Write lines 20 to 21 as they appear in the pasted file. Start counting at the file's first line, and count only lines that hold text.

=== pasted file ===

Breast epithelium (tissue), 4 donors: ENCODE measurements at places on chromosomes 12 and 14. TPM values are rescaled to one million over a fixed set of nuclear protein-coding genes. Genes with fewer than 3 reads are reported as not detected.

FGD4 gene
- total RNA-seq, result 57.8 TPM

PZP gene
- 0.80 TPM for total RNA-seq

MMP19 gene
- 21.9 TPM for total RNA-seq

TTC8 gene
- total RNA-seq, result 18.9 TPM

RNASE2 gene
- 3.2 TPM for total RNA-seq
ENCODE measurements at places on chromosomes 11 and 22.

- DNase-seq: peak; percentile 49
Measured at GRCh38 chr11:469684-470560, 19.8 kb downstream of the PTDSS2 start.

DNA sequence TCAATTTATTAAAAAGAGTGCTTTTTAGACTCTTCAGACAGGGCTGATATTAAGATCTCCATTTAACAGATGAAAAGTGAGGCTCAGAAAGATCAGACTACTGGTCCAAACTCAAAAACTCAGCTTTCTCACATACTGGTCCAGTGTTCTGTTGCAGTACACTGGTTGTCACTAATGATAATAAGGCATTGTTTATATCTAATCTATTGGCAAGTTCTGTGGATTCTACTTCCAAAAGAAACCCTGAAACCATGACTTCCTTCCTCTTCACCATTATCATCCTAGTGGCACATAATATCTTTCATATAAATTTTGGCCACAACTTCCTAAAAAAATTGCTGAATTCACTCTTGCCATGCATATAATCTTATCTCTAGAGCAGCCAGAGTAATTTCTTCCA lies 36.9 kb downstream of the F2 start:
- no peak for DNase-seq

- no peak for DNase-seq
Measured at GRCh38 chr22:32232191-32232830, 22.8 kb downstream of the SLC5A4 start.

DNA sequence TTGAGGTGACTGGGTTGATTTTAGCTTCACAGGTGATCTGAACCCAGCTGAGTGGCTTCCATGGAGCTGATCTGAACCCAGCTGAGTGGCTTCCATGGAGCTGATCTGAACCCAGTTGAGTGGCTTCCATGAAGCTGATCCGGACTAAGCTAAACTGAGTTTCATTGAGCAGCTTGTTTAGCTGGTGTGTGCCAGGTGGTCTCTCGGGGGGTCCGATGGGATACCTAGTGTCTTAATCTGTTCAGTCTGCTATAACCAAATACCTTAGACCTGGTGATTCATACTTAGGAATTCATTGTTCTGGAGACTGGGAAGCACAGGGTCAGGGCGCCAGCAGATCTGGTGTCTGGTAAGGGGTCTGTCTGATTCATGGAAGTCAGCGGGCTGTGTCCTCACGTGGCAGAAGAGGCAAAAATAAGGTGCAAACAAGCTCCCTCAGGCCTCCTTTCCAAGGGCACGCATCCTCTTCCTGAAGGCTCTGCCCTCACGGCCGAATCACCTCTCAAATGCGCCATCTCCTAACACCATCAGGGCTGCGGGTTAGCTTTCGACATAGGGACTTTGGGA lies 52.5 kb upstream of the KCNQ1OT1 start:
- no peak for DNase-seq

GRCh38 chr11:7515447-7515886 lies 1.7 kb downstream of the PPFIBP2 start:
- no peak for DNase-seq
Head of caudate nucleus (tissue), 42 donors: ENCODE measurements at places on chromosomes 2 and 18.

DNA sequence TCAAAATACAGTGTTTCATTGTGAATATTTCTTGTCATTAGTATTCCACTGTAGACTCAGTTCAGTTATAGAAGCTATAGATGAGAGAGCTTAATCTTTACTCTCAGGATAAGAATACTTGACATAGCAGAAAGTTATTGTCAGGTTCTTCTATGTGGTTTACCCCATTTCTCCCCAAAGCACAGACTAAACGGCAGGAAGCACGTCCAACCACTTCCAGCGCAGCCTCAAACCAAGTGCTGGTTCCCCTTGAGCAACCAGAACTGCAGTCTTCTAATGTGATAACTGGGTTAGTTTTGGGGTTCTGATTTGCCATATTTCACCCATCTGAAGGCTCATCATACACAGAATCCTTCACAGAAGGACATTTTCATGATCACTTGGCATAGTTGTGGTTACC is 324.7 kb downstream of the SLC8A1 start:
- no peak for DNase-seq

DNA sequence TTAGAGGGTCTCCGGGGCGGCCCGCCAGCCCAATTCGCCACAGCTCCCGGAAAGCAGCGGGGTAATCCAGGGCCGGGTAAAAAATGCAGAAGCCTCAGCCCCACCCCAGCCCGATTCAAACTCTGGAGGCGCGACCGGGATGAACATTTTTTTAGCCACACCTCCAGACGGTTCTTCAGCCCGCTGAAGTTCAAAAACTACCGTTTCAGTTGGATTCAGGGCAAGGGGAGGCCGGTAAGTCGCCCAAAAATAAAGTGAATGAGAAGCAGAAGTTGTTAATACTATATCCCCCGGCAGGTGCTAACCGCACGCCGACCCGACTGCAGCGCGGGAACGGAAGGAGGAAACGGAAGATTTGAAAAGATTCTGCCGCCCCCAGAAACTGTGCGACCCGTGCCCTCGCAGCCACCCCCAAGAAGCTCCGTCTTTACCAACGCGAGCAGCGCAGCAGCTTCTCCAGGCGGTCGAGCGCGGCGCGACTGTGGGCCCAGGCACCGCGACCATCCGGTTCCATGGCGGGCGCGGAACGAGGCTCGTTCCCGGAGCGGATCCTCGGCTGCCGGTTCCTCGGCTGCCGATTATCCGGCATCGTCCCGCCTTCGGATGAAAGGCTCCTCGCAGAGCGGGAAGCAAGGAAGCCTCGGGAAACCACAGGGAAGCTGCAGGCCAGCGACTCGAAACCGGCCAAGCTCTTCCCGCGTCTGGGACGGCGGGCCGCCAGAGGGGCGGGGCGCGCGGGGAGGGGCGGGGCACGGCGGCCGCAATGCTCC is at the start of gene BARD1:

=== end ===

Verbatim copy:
- no peak for DNase-seq

GRCh38 chr11:7515447-7515886 lies 1.7 kb downstream of the PPFIBP2 start: